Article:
column | Same problems, same solutions: We run in circles, over and over again
At some point during the Covid crisis, someone wrote on Twitter: What if instead of vaccinating ourselves we could expose ourselves to a weakened form of the virus, so we could make antibodies to fight the real virus?
The author of the tweet has been congratulated. He has now escaped vaccinations so badly that he has cut a full circle and reinvented the principle of vaccination. Exposure to modified forms of the virus is already a great concept for protecting people from infectious diseases.
I was reminded of such a movement when I spoke this week at the opening of the academic year at the Protestant Theological University. The question was whether I wanted to think about the role of theology in a secular society. The field has again begun to think, to re-source, to search for oneself, to evaluate its position and to reinvent itself. This has now become an essential part of Christian culture. They sit over and over on the sofa. What is wrong with us?
Perhaps it is a logical reaction to the sects and theological institutions that are shrinking more and more. Meanwhile, the number of people who consider themselves to belong to a religious sect or an ideological movement is in the minority. But if you look around the top coaches, influencers and sciences, you wouldn’t say so. They are reinventing all kinds of rituals and forms of spirituality, whether in groups or not.
Take the popularity of gratitude for example. As part of your morning or evening ritual, write down three things you are grateful for. Gratitude can be practiced, made a habit, and its amazing effects on your health and psyche have been demonstrated time and time again in an entirely new scientific field, positive psychology.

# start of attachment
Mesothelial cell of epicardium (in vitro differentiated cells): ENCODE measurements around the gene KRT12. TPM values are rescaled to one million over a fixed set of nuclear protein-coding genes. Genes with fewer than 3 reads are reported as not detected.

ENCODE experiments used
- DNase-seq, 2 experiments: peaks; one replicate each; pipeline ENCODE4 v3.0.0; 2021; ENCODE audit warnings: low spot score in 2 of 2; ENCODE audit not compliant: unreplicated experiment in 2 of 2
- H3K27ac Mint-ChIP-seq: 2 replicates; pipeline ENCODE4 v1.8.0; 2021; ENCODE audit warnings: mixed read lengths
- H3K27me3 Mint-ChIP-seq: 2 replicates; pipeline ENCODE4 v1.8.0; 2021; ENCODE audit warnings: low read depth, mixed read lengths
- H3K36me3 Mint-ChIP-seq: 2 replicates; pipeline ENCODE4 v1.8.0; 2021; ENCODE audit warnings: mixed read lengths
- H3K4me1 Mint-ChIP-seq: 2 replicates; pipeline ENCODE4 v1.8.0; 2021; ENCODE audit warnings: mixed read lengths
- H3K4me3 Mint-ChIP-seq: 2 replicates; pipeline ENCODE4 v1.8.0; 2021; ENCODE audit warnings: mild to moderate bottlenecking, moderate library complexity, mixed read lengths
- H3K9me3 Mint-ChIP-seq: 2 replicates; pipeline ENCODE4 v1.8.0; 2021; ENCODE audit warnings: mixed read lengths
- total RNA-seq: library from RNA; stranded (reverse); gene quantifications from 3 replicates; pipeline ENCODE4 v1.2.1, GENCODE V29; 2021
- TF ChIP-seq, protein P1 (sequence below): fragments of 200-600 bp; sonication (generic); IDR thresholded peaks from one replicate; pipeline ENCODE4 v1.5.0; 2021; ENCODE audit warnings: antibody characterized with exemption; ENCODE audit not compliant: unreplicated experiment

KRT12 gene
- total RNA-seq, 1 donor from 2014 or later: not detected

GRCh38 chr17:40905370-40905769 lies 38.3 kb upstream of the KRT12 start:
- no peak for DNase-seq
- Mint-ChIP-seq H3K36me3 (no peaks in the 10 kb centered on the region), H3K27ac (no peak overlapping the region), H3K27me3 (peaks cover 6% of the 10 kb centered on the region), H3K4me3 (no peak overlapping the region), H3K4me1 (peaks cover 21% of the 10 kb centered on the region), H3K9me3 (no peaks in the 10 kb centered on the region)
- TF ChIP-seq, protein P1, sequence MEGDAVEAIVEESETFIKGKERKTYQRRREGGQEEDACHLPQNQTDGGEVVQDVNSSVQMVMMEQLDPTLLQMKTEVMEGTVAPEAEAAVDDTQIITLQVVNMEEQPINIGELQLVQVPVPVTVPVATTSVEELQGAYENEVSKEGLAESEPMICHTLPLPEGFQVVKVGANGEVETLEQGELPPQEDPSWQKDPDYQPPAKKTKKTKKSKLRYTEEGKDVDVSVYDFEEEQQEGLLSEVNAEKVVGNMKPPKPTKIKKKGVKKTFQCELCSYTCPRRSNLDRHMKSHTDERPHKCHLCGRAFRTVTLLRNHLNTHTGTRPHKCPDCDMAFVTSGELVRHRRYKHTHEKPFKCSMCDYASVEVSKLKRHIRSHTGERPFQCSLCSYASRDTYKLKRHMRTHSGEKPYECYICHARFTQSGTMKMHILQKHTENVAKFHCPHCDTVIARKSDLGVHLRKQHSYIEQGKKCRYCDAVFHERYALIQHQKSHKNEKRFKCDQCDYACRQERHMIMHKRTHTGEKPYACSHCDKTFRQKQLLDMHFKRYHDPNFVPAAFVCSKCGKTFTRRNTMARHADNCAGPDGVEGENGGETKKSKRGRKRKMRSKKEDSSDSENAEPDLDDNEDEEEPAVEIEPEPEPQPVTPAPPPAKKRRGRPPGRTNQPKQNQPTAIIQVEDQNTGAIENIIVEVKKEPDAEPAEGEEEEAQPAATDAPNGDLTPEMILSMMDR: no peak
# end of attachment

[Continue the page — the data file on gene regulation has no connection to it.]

I think theologians pull their hair out. They still look in one direction, as the fleeing mob vanished from sight forever a few decades ago. But this group almost circled the circle and on the other side appeared on the horizon again. Some of those newly grateful have even considered that adding something direct to your Thanksgiving makes their attitude toward life more effective. They have thanked the universe now. or creative energy.
So you’re really about to get there.
It was the new gratitude Evidence-based And he had a great one ROI. Despite this kind of new scientific and capitalist streak, everything seemed very familiar. Who knows, next year hipsters may think they can express their gratitude to the universe in a brief moment of silence before each meal. They may think that it is a good idea to leave screens on a specific day of the week and rest and spend the day mostly on family, community and connection with the universe. Choral singing also appears to have positive effects. You can score karma points by sponsoring neighbors. Spiritual cleansing is achieved by regular fasting. Perhaps the new grateful will find a suitable vacant building to meet in.
Sometimes life seems like one big one. We look again and again for the same solutions to the same problems.
Wouldn’t it be beneficial if someone alleviated real structural poverty? If someone has a solution for the poor workers, for the new lower class. Shall we create a new party that sees this as its primary mission?
PvdA raises her hand hesitantly. Have you heard of democratic socialism?
Wouldn’t it be nice if the worker got more rights? Less juggling with people, fewer unpredictable contracts on demand, and unacceptable work pressure. And the shrinking union says, “Maybe we can do this job?”
And we inevitably fail at that, too. And we run in a circle. Until twenty years from now, when we look back at that larger and more emphatic government, with support package after package of support, suddenly begin to realize how ridiculous and ineffective that government actually is. How little community. How much are the overheads for these schemes, how slow they are, and how many Dutch are actually receiving undue subsidies.
Then VVD says: Oh my God, what a surprise.
Roseanne Hertzberger He is a microbiologist.
A version of this article also appeared in The Sep 3, 2022
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